They did not do any of that. How bad was it? The only video that made it to the club’s twitter feed is Quintero’s first goal in open play in 2019.

A tired and frustrated squad gave up two more goals to Jordan Hamilton who, having come off the bench in the 73rd minute, scored beautiful goals in the 77th and 79th minutes. That neither Hamilton nor Pozuelo bagged a hat trick was a miracle. It was also a miracle that United coach Adrian Heath made not one, but two substitutes in the 82nd minute. It had appeared that he would be content to let his starters dig themselves out of this hole they dug for themselves, or flounder to the final whistle. Rather than bolster the defense, Heath swapped Schuller for Abu Danladi and Finlay for Kevin Molino.

It was great to see Molino make his first appearance since tearing his ACL in Orlando early in the 2018 season. Every body pressed forward in a desperate attempt to find, at the very least, an equalizer. Toronto, however, returned pressure just as adamantly and the game got a little…. Intense?

Defensive midfielder Jan Gregus, a little tired of being kicked around in his own third, made a hard challenge on Pozuelo which earned him a red card in the 89th minute. Rather than rally his men going into stoppage time, Loons’ captain, Francisco Calvo, made some questionable jabs of his own, earning a yellow card in the 90th minute.

Was that enough to cool him down or convince Heath to make a third substitution? Of course not. Calvo struck out at Auro seconds later. Another yellow. Another man ejected. El Capitan.

He had no words for his squad as he tore off the armband. He simply stalked off the pitch, leaving his teammates to wallow in the final few minutes of added time.

After the final whistle, Kallman stood on the pitch scratching his head while the remaining eight men rehashed the game with the winning side and the coaching staff. He looked shell shocked by the evening’s events. After a remarkably successful start on the road, the Loons crashed and burned Friday night, blowing a 3-2 lead and cancelling out a decent 45 minutes of football.

“It’s really disappointing. We fought and worked so hard to get back into the game. Not only do they get the equalizer but they take the lead,” said Kallman. “To give it away like that is not fun. We got to be better and we got to do a better job of being professional to close out the game. That’s not acceptable.”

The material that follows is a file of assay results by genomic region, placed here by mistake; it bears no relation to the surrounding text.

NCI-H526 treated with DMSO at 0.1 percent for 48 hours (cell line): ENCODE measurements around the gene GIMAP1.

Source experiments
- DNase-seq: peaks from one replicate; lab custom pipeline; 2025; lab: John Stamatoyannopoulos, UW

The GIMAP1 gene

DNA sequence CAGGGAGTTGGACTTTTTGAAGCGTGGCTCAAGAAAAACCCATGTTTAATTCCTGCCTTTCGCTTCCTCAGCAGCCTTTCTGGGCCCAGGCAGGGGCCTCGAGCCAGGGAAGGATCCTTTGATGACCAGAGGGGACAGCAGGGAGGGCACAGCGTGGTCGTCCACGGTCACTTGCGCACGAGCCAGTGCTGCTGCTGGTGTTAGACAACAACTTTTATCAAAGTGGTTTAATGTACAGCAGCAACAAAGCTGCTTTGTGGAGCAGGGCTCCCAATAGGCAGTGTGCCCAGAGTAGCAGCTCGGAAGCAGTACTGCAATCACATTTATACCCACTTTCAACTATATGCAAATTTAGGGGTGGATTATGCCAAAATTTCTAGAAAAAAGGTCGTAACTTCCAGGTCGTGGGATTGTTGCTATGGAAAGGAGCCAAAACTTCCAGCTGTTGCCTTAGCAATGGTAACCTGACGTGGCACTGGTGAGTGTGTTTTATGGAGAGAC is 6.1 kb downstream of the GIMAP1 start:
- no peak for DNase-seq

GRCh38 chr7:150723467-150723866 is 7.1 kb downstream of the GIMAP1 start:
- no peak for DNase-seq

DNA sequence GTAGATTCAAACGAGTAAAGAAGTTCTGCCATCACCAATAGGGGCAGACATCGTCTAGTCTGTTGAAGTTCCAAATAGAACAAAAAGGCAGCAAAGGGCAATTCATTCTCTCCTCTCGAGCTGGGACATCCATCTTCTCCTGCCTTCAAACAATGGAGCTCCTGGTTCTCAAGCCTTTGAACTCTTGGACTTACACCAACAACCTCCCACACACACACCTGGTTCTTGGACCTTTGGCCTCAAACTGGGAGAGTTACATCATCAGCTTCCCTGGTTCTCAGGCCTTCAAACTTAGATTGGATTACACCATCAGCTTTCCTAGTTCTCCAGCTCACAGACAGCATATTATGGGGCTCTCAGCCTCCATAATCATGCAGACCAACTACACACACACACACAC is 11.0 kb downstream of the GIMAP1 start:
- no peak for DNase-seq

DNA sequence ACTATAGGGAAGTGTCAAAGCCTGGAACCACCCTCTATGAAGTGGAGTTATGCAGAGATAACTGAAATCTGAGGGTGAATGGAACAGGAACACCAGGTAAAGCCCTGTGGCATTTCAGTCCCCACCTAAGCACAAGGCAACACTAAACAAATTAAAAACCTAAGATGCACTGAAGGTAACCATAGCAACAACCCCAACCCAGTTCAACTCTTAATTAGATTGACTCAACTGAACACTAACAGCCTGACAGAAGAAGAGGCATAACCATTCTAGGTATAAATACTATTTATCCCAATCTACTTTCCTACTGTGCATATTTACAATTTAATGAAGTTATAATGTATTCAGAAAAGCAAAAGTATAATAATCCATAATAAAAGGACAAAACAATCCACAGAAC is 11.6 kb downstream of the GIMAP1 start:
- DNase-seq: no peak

It is not acceptable from any player. But from a captain who vocally demands respect from the league? Who has had very few glowing performances to redeem his errors? It’s downright shameful and embarrassing.

Joining #HeathOut in the Minnesota Soccer Twitter lexicon is #CalvoOut. Some well-known names in the soccer community have not been shy this weekend about their hopes that he is made to earn the armband back over a very long period, that others are given a chance to lead, not just in name but by example.

But in reality, it is quite likely that after sitting out Wednesday’s match, Calvo will return to the lineup next weekend, armband and all.

The exhausted, shorthanded Minnesota backline returns to Allianz Field to fend off Zlatan & Co on Wednesday and then Rooney and another United on Sunday. With any luck, the Bat Signal will shine over the Midway and Quintero and Rodriguez will light up the night.

Or, hear me out here, we all just go down to Valleyfair and ride the Wild Thing. That coaster tends to get stuck in the high spots.

Featured image: @MNUFC

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MNUFC Flies Home At Last

Official Minnesota United FC Reporter

By: Bridget McDowell // @BCMcDowell 

We’re the team that nobody wanted / The team that nobody wanted / The team that nobody wanted / And now we have a home.

It did not feel real. Right up until the first smoke canister popped and the sulfur reached my nose, I expected to wake up any second. Honestly, Minnesota scoring three goals in the first half did nothing to reduce that illusion. It was a fast and furious forty-five minutes of soccer during which Ozzie Alonso redeemed his early yellow card (The first yellow in Allianz Field history!) by scoring (The first goal in Allianz Field history!) on a beautiful volley.

New York goalkeeper Sean Johnson gifted the Loons their third goal of the half with an own goal, which brought on flashbacks of the gaff which became synonymous with MN United amongst the international soccer community. Defender Brent Kallman, a Minnesota native and NASL-era Loon, referenced that moment post-match:

The rest of the match did not go Minnesota’s way. Defensive errors, midfield blunders and a general lack of focus allowed New York to tie it up and the Loons just could not get back on the front foot. After the match, coach Adrian Heath remarked, “I’m sure for the neutral it was an entertaining game […] We gave away three poor goals in my opinion. They didn’t have to work hard enough for the goals.”

“When I came in, in the end, it was wide open and I was a little concerned because we were throwing bodies forward and I was worried about getting caught out in a foot race which I don’t want to be stuck in,” Kallman reflected on the stalemate. “But, uh, I think that’s just natural; we were really wanting to push for the win and give that to the fans, so guys were pushing forward really trying to get that goal, so it’s to be expected a little bit.”

Both men spoke highly of the supporters. Heath said, “Our supporters were magnificent, I thought the noise in the stadium was incredible. It bodes for better times ahead I think.” Kallman commented that “they set a really good bar for going forward.”